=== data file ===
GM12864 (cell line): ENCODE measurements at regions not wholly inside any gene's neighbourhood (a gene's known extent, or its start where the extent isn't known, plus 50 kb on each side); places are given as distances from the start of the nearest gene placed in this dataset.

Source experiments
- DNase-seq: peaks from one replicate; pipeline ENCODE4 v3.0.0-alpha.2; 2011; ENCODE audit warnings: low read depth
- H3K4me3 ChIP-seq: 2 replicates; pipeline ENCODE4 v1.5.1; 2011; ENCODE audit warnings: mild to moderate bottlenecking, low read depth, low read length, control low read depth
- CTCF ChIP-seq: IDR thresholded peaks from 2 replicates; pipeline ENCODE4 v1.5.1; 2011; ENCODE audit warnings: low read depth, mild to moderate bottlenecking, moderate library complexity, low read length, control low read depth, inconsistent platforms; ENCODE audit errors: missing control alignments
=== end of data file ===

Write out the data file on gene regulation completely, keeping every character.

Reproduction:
GM12864 (cell line): ENCODE measurements at regions not wholly inside any gene's neighbourhood (a gene's known extent, or its start where the extent isn't known, plus 50 kb on each side); places are given as distances from the start of the nearest gene placed in this dataset.

Source experiments
- DNase-seq: peaks from one replicate; pipeline ENCODE4 v3.0.0-alpha.2; 2011; ENCODE audit warnings: low read depth
- H3K4me3 ChIP-seq: 2 replicates; pipeline ENCODE4 v1.5.1; 2011; ENCODE audit warnings: mild to moderate bottlenecking, low read depth, low read length, control low read depth
- CTCF ChIP-seq: IDR thresholded peaks from 2 replicates; pipeline ENCODE4 v1.5.1; 2011; ENCODE audit warnings: low read depth, mild to moderate bottlenecking, moderate library complexity, low read length, control low read depth, inconsistent platforms; ENCODE audit errors: missing control alignments